Friday, April 24, 2009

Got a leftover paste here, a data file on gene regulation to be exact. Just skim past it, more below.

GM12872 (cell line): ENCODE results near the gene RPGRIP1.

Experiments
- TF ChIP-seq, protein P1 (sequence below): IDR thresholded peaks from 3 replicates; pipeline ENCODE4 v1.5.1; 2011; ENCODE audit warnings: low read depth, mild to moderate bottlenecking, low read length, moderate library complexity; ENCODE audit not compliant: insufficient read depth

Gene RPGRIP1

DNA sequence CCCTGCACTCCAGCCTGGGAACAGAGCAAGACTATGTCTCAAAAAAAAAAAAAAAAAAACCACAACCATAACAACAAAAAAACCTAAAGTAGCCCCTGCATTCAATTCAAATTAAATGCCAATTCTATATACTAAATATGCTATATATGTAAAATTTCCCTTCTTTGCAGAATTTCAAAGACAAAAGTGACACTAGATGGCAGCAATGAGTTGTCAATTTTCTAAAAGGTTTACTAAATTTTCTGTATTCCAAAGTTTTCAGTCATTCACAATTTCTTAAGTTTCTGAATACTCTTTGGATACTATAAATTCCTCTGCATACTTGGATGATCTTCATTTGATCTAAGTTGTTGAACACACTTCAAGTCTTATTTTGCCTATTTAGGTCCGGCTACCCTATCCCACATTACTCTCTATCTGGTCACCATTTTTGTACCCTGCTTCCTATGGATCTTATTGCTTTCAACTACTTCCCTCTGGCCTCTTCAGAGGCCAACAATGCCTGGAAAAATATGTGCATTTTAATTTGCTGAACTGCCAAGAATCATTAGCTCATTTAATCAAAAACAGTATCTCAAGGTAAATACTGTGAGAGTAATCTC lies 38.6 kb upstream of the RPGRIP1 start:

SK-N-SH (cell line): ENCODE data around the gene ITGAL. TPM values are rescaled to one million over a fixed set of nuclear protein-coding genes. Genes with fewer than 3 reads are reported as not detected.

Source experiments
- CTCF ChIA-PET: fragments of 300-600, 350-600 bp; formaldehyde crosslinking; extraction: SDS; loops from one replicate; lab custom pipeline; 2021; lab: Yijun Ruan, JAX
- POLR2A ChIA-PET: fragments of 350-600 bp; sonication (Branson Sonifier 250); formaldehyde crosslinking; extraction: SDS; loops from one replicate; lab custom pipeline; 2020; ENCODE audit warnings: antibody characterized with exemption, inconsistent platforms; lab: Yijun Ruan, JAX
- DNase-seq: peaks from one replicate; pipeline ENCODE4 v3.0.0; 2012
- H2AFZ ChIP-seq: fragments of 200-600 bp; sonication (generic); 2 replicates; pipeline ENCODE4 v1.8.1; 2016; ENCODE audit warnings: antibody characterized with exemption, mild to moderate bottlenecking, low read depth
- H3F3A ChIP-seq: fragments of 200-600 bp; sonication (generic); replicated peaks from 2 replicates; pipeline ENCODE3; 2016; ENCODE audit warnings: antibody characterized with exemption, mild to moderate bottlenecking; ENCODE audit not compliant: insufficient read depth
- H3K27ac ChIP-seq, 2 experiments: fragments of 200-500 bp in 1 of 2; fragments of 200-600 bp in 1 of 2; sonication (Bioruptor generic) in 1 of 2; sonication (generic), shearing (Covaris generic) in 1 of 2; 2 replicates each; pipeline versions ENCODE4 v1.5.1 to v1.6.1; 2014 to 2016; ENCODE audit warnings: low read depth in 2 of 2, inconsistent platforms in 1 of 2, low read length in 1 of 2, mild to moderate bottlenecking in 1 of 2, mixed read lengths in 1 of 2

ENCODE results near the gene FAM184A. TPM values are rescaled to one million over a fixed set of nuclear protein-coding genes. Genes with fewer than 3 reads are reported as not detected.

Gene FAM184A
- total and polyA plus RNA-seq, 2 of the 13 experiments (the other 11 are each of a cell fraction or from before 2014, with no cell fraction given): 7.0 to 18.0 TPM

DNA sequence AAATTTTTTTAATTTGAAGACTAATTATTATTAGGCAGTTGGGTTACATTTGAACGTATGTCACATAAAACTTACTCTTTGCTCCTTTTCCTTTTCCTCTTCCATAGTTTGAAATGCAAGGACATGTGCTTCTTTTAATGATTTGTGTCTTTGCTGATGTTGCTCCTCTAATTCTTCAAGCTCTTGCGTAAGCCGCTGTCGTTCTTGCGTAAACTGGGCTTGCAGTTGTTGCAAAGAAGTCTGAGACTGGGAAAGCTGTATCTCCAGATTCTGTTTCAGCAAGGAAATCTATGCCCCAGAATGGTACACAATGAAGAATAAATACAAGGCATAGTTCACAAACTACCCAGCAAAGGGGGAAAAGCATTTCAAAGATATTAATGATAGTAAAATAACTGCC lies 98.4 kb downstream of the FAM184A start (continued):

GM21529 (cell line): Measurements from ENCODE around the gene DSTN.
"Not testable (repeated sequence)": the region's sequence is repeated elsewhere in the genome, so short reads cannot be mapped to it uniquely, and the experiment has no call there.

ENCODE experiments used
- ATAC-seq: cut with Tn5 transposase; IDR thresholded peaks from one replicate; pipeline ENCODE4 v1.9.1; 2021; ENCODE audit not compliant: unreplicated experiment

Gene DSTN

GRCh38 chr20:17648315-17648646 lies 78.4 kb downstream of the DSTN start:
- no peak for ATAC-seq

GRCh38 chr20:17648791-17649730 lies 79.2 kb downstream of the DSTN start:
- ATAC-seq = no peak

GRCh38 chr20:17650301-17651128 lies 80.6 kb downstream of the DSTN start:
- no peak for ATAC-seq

Slim Harpo